Hurrah for the horsefly
It's funny how even the smallest things can change your life. I was the headteacher of a village primary school, married, late thirties, with two kids and a rabbit. I wasn't expecting any surprises. Then, one hot August afternoon, I went for a walk and a horsefly bit me. It hurt and I flicked it off, but as I watched it circle me for another attack, I thought: what if there was a little pilot in there, flying it like a fighter plane?
And that was the turning point. I decided to try to write a book based on my surreal daydream.
With the rest of the house still sleeping, I would get up at 3am and write for hours, constructing a story about a nightmare world in which young pilots trained to fly specially converted wasps into battle against horseflies and mosquitoes. I would write at weekends, holidays, whenever I had a free moment.
When at last The Dreamwalker's Child was finished, I bought a copy of the Writer's Handbook and saw that the literary agents Conville Walsh were "particularly interested in first novelists". Ooh, I thought, that's me. So I sent off my manuscript and was told it would take about three months for them to get around to reading it. Three months and one second later I emailed a polite enquiry and steeled myself for the inevitable disappointment. But, to my amazement, they said they wanted to meet me. I felt like I'd won the lottery.
I arrived at their offices in a tremendous downpour, dripping all over their floor and listening to a 23-year-old fresh out of Cambridge say, "To be honest, I'm not a great fan of fantasy and I'm not sure about the insects. But still, I think you may have something here..."
The 23-year-old turned out to be a literary agent called Ed Jaspers, and he quickly became my friend and mentor. "Okay, Voakey," he said after I'd done a few rewrites, "I think we're ready to go with it now."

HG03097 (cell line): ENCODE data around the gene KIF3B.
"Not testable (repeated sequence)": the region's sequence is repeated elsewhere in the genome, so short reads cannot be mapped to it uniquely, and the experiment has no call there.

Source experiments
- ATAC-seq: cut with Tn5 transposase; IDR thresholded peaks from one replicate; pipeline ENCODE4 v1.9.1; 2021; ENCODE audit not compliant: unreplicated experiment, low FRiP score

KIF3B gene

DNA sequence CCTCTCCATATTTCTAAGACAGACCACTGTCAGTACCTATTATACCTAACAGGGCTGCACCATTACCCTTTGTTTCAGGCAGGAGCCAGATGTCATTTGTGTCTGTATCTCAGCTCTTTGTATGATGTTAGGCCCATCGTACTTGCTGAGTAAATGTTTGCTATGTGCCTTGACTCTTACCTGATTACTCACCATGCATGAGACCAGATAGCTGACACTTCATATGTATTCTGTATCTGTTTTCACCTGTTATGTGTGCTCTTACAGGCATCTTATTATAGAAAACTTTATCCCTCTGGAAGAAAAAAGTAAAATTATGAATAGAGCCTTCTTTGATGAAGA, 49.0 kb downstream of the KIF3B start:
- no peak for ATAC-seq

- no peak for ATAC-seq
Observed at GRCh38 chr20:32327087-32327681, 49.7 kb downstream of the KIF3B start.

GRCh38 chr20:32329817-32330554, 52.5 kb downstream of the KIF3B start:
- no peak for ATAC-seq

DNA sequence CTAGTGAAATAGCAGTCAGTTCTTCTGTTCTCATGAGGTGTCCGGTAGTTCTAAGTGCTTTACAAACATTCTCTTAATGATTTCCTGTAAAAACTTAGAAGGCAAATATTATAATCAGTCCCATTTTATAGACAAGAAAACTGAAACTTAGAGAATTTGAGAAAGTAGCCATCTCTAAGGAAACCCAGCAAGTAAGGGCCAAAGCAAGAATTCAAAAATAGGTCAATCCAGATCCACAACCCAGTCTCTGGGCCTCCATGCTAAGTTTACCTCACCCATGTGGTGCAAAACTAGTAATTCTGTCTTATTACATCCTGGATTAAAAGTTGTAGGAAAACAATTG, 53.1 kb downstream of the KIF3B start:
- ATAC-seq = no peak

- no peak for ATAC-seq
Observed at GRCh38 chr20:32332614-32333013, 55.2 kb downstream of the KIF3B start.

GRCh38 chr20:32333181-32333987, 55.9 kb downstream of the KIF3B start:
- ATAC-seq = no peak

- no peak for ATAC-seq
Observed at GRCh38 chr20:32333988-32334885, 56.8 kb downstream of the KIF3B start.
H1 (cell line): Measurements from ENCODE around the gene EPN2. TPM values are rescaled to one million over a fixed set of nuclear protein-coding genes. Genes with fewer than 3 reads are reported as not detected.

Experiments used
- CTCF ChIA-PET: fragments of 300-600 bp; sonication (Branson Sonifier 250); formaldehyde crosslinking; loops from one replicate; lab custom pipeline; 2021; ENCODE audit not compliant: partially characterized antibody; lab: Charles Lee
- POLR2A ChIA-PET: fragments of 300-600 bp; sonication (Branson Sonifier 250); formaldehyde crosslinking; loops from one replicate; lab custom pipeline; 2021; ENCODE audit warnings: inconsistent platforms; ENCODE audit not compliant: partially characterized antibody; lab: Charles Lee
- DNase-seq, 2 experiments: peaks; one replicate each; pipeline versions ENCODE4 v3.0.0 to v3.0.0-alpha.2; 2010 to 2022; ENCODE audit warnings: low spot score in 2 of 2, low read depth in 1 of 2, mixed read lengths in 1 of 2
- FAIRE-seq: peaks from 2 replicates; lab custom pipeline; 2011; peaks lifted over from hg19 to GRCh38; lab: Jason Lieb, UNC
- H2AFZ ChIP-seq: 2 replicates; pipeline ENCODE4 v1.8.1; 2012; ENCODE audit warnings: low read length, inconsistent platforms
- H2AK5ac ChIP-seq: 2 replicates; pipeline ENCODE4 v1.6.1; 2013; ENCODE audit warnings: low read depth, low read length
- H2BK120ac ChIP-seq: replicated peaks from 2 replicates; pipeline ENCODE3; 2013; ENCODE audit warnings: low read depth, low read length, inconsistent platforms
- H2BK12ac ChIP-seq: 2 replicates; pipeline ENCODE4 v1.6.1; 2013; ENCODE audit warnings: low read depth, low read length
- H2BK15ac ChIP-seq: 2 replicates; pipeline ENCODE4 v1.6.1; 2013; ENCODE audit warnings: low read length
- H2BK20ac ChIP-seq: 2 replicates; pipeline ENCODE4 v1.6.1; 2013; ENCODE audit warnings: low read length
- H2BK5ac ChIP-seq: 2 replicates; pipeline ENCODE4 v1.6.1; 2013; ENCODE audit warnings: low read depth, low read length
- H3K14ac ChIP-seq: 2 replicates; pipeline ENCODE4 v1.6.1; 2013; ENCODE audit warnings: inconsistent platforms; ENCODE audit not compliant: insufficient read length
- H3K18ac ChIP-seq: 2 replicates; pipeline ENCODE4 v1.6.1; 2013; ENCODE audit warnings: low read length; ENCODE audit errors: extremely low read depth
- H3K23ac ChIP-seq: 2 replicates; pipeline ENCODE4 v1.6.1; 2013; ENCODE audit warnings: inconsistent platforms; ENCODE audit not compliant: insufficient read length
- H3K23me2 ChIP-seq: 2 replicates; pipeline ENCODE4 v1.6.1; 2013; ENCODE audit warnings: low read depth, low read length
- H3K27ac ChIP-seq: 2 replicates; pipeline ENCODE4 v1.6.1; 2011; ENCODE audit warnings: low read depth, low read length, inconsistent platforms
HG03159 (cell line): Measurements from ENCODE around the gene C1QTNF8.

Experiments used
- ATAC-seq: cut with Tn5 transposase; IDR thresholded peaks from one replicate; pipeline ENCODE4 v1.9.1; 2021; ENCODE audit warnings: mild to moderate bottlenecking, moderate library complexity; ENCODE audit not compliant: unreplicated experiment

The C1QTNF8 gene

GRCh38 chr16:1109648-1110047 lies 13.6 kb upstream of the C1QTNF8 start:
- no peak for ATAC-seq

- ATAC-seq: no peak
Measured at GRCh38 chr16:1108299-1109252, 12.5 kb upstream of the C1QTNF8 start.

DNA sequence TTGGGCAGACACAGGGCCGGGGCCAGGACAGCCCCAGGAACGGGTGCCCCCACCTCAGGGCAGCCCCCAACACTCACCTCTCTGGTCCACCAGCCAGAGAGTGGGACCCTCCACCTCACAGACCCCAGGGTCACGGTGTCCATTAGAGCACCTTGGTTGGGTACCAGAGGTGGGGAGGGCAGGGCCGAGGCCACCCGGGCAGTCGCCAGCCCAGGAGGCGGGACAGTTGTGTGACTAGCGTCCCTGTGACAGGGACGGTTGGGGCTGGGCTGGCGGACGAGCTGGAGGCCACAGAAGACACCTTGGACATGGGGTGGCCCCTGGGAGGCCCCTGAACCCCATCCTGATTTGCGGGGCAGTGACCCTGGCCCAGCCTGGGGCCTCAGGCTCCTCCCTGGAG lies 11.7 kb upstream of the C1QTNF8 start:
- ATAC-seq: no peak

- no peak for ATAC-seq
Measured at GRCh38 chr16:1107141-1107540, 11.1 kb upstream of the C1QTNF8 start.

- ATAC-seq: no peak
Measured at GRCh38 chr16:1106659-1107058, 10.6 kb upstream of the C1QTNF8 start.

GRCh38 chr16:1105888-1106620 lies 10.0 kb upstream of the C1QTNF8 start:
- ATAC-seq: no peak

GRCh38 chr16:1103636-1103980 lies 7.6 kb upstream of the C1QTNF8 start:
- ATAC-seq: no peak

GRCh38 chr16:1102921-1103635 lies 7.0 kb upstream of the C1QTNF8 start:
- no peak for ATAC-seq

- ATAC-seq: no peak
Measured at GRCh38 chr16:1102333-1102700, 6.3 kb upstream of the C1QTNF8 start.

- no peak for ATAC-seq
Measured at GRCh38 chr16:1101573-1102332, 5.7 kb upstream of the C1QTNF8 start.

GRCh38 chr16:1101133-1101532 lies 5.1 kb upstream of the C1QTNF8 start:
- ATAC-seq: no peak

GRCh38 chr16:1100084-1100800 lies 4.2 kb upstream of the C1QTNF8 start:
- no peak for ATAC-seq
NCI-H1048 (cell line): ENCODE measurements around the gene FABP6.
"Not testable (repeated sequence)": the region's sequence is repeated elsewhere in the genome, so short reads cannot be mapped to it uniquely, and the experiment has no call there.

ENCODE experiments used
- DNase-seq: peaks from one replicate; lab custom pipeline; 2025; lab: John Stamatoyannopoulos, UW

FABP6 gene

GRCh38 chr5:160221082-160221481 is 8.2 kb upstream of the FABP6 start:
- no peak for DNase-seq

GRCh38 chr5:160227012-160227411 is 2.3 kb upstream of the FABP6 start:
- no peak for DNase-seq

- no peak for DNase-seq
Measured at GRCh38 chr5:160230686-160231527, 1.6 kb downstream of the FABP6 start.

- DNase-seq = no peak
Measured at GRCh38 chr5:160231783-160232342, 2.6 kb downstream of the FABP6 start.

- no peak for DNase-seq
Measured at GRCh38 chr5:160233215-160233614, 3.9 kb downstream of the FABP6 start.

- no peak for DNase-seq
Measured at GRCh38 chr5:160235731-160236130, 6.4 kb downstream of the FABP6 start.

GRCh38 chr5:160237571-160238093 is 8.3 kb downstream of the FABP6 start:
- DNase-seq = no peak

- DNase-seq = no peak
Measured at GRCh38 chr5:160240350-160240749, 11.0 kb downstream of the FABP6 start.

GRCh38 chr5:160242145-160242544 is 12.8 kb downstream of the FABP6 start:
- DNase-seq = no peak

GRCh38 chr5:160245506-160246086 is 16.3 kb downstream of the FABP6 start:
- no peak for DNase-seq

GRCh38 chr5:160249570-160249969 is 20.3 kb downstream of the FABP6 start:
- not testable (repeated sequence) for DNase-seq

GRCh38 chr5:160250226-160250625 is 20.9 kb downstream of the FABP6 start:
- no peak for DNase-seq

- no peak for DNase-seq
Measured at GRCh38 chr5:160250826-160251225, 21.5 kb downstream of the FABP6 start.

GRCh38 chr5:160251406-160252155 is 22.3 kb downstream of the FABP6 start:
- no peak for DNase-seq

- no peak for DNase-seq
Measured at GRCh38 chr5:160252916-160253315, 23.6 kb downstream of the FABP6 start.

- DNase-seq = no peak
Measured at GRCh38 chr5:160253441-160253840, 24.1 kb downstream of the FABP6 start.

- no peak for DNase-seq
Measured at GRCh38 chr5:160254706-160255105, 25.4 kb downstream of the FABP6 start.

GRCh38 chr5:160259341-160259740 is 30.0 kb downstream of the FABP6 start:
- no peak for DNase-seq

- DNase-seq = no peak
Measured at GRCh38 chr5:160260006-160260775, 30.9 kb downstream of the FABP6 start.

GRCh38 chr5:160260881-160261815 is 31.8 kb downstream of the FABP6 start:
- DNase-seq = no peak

That weekend, I couldn't sleep. I phoned Ed. "What if no one takes it?" I asked. He laughed. "Shut up, you tart."
The following week, I was about to take assembly when the phone rang and it was Ed, telling me that four major publishers wanted to buy my novel and there was going to be an auction. I asked another member of staff if they would mind taking assembly while I sat down and had a cup of tea.
A couple of days later I went to meet the publishers. Back when I was a teenager reading TS Eliot's Four Quartets, I had dreamed that one day Faber Faber might publish something I had written. Now I found myself drinking their coffee, eating their biscuits and listening to a lovely editor say nice things about my book. Afterwards, clutching my helium balloon with the words "Fly with Faber" written on it, I said, "Shall we choose them?"
"Hang on," Ed replied, taking my balloon away. "Let's meet the others first."
One of the other publishers gave me a smart tie covered in dragonflies.
Another presented me with a magnifier containing little plastic insects.
The last one we visited had decorated the office with insects. It was wonderfully surreal and at that moment I realised that, whatever happened in the future, there would never be another day quite like this one.
I signed a two-book deal with Faber and, after all the excitement and champagne had worn off, I realised that it would be another year before the book was actually published. Meanwhile I still had a school to run. I also had to write the sequel. So I was pretty busy for a while. When I'd finished the second book, I thought, "I don't know if I can do that again".
With an Ofsted fast approaching, I put thoughts of book three to one side and decided it was time to give my life some serious thought.
Then, Faber unexpectedly offered me a new three-book deal. The Dreamwalker's Child was bought at auction by Bloomsbury US and it dawned on me that I wouldn't have to do two jobs any more.
The last days of the summer term passed in a blur and suddenly I was standing in front of the school that I loved, taking my final assembly. At the end, a little girl came up to me and took hold of my hand. "Please don't go," she said.
In September last year, I was invited to Faber's annual conference. When I'd finished speaking, I wandered out into the sunshine and found DBC Pierre sitting on a bench. We got chatting and I told him it was my first day. "That," he said, "has got to be celebrated." And so it was that, on a day when I would normally have been worrying about setting targets, unblocking school toilets and singing "Autumn Days", I found myself sitting outside a sunny London pub, watching the day go wobbly at the edges and feeling as though a new life was about to begin.
So, take it from me. The next time you see a horsefly buzzing around your head, keep your wits about you. It might just be the start of something.
Steve Voake was headteacher of Kilmersdon primary school, Somerset. His latest book is The Web of Fire, published by Faber